Essay on Louis Riel

This essay has a total of 1211 words and 5 pages.

Louis Riel

On October 23, 1844, in Red River Manitoba, Louis Riel Sr and Julie Lagimodiere, devout
Christians, brought a young Metis boy into the world. Little did they know, Louis Riel Jr.
would grow up to become known to many as "the founder of Manitoba." His life was filled
with excitement, both political and personal. The question is, were his actions against
the government acts of honor and truth, or deception and lies?

Riel Jr.'s political adventures did not begin until he was 25. On November 23, 1869, Riel
proposed the formation of a provincial government to replace the Council of Assiniboia
because he did not believe that they were not doing their jobs well enough to improve the
dull life in Red River. On December 10th his flag flew on the pole at Fort Gary. Riel held
a convention of twenty French and twenty English Canadians to draw up a new list of
rights. The convention sat a week and finished on February 10th. Riel soon formed another
provincial government that was more represented than the last. Three delegates were chosen
from the provincial government to present the list of formed rights to the Canadian
government: Father Noel Ritchot, Judge Black and Alfred Scott . On March 24th, the three
delegates left for Ottawa to negotiate entry into Confederation and discuss the list of
rights. Finally on May 12th, 1870, the list of rights, now known as the "Manitoba Act" ,
was passed by Canadian parliament. One section protected Metis lands, guaranteed the right
to their religion, and the use of their language in the legislature and courts, but it
seemed not enough. December 16th 1884, Riel dispatched a petition to Ottawa demanding that
settlers be given title to the lands they occupied, that the districts of Saskatchewan,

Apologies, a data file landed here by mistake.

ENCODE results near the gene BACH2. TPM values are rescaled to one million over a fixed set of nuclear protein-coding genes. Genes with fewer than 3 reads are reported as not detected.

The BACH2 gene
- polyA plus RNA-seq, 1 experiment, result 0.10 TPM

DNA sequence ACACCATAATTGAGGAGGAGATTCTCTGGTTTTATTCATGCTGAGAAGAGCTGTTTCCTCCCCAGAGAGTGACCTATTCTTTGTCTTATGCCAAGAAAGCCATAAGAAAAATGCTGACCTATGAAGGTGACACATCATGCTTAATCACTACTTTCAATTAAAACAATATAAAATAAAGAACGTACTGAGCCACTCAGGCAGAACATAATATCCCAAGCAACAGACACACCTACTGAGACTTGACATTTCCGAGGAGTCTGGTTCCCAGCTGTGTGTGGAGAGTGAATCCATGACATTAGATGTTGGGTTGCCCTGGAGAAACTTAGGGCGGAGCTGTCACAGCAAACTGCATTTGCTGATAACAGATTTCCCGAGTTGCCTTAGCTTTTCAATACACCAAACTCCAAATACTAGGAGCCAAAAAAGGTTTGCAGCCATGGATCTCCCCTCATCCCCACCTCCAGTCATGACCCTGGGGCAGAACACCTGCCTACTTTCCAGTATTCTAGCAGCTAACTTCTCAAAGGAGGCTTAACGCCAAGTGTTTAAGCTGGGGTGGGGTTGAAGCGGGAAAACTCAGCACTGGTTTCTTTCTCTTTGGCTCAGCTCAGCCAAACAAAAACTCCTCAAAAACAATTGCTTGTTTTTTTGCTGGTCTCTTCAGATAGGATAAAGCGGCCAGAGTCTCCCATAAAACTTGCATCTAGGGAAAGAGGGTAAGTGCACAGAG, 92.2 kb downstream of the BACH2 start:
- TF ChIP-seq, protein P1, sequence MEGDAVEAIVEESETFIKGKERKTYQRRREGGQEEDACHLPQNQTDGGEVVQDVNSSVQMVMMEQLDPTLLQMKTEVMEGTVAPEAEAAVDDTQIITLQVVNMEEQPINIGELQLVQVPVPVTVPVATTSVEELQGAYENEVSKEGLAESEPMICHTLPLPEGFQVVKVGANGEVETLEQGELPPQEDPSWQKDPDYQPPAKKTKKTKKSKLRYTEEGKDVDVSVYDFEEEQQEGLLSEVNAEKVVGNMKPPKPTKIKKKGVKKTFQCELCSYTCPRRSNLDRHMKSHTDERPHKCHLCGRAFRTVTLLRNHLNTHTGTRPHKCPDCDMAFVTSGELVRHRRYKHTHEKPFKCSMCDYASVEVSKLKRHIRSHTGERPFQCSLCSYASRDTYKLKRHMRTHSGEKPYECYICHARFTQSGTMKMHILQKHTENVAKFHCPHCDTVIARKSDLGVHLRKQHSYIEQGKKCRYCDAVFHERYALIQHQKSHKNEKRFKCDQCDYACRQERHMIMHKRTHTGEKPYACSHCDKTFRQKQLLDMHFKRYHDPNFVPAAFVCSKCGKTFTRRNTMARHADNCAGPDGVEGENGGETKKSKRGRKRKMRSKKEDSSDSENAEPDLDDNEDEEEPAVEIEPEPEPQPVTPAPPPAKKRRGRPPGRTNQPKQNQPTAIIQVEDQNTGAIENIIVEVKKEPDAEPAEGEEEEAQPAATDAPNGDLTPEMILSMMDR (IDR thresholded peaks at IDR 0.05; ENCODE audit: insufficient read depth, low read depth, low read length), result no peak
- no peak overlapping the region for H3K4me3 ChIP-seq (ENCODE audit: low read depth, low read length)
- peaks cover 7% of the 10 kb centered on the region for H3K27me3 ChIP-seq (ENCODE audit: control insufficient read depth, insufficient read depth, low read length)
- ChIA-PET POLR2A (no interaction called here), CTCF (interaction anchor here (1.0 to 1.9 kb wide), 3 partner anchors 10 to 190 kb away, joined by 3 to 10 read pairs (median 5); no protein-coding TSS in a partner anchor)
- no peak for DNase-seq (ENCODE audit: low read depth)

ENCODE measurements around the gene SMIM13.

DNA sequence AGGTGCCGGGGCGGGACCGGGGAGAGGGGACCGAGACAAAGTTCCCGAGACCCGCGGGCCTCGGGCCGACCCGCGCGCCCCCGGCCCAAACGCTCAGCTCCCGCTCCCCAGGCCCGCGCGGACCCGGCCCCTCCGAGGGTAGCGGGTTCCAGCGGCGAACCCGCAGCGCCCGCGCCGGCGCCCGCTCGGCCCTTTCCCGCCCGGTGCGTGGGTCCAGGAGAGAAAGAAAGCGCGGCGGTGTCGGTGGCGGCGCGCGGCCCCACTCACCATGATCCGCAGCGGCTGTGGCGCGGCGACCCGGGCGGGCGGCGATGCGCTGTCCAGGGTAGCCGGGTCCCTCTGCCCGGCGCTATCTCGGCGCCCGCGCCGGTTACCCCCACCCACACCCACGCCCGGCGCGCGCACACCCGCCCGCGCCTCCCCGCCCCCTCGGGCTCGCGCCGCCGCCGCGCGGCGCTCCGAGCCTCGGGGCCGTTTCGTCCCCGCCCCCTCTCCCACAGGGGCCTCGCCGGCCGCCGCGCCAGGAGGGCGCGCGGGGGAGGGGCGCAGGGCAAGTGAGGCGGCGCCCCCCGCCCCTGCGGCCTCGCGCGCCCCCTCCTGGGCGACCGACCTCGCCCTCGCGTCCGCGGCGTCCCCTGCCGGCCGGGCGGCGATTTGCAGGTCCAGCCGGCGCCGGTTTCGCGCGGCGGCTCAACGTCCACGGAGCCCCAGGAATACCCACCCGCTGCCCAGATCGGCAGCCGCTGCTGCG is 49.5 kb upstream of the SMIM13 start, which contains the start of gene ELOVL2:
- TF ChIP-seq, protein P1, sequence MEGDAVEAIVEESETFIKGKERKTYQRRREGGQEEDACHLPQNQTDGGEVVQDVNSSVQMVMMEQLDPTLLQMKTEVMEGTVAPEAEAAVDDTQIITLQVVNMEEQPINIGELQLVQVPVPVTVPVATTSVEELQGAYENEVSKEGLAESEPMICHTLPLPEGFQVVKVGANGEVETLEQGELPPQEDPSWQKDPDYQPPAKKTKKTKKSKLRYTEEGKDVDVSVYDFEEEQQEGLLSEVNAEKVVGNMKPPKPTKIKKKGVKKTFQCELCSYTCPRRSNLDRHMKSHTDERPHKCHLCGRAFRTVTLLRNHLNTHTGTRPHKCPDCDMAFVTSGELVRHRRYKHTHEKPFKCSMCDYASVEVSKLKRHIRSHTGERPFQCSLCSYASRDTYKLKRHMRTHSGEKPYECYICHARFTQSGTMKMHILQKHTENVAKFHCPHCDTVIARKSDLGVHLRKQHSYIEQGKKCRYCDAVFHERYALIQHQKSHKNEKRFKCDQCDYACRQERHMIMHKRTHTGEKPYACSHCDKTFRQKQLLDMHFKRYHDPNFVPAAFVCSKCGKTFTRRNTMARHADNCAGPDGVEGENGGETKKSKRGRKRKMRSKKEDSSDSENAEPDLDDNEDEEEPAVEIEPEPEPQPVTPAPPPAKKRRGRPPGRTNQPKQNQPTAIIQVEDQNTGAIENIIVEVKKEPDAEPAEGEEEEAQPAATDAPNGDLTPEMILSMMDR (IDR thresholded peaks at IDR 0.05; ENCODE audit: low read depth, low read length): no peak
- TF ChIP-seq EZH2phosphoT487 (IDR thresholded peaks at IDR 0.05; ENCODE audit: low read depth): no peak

Alberta and Assiniboia be granted provincial status, that laws be passed to encourage
nomadic Indians and Metis to settle on the lands and that they be better treated. On
February 11th, 1885, the government answered the petition by promising to appoint a
commissioner to investigate the Metis claims and titles. First, a lengthy census would be
taken of the Metis. Riel, since little had been accomplished, questioned his own
leadership qualities. The Metis reaffirmed their vision of Riel as a leader and asked him
to continue as their leader.

Not long after these issues were tabled, a rebellion broke out. It was named the Red River
Rebellion. The Metis people had revolted against Manitoba for small issues in their
communities that angered them. Riel, caught up in the battle, condemned a man named Thomas
Scott as a traitor to the provincial government and shot him. This action enraged the
anti-Catholic and anti-French communities. In addition, Riel was elected into the Canadian
House of Commons in 1873-74 but was denied his seat. He was pardoned in 1875 on the
condition he would leave Canada. Both these incidents influenced Riel to go to the United
States, where he taught in Montana at a Jesuit Mission, before being asked by the Metis to
present their grievances to the Canadian Government and be their leader once more.

In 1885, another rebellion commenced. The Metis had moved to Saskatchewan and began to
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